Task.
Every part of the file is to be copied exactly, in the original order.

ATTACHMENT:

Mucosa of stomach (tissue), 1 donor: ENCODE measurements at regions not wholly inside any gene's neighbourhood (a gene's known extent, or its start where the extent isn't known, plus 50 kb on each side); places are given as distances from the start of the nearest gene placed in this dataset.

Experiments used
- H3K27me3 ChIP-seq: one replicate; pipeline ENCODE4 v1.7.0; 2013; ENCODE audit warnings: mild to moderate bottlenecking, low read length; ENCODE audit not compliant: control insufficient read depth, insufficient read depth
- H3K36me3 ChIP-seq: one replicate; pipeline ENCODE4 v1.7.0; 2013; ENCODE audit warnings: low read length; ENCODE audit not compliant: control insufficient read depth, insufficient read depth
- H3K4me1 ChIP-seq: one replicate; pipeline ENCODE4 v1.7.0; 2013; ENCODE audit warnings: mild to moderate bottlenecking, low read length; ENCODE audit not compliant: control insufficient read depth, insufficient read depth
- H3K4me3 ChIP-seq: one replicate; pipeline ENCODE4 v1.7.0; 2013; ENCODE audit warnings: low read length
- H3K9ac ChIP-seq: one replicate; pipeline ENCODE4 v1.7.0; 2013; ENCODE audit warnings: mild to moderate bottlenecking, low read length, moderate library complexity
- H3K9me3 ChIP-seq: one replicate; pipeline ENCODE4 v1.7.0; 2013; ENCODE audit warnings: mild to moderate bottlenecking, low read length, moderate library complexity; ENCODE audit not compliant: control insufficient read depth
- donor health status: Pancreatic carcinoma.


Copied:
Mucosa of stomach (tissue), 1 donor: ENCODE measurements at regions not wholly inside any gene's neighbourhood (a gene's known extent, or its start where the extent isn't known, plus 50 kb on each side); places are given as distances from the start of the nearest gene placed in this dataset.

Experiments used
- H3K27me3 ChIP-seq: one replicate; pipeline ENCODE4 v1.7.0; 2013; ENCODE audit warnings: mild to moderate bottlenecking, low read length; ENCODE audit not compliant: control insufficient read depth, insufficient read depth
- H3K36me3 ChIP-seq: one replicate; pipeline ENCODE4 v1.7.0; 2013; ENCODE audit warnings: low read length; ENCODE audit not compliant: control insufficient read depth, insufficient read depth
- H3K4me1 ChIP-seq: one replicate; pipeline ENCODE4 v1.7.0; 2013; ENCODE audit warnings: mild to moderate bottlenecking, low read length; ENCODE audit not compliant: control insufficient read depth, insufficient read depth
- H3K4me3 ChIP-seq: one replicate; pipeline ENCODE4 v1.7.0; 2013; ENCODE audit warnings: low read length
- H3K9ac ChIP-seq: one replicate; pipeline ENCODE4 v1.7.0; 2013; ENCODE audit warnings: mild to moderate bottlenecking, low read length, moderate library complexity
- H3K9me3 ChIP-seq: one replicate; pipeline ENCODE4 v1.7.0; 2013; ENCODE audit warnings: mild to moderate bottlenecking, low read length, moderate library complexity; ENCODE audit not compliant: control insufficient read depth
- donor health status: Pancreatic carcinoma.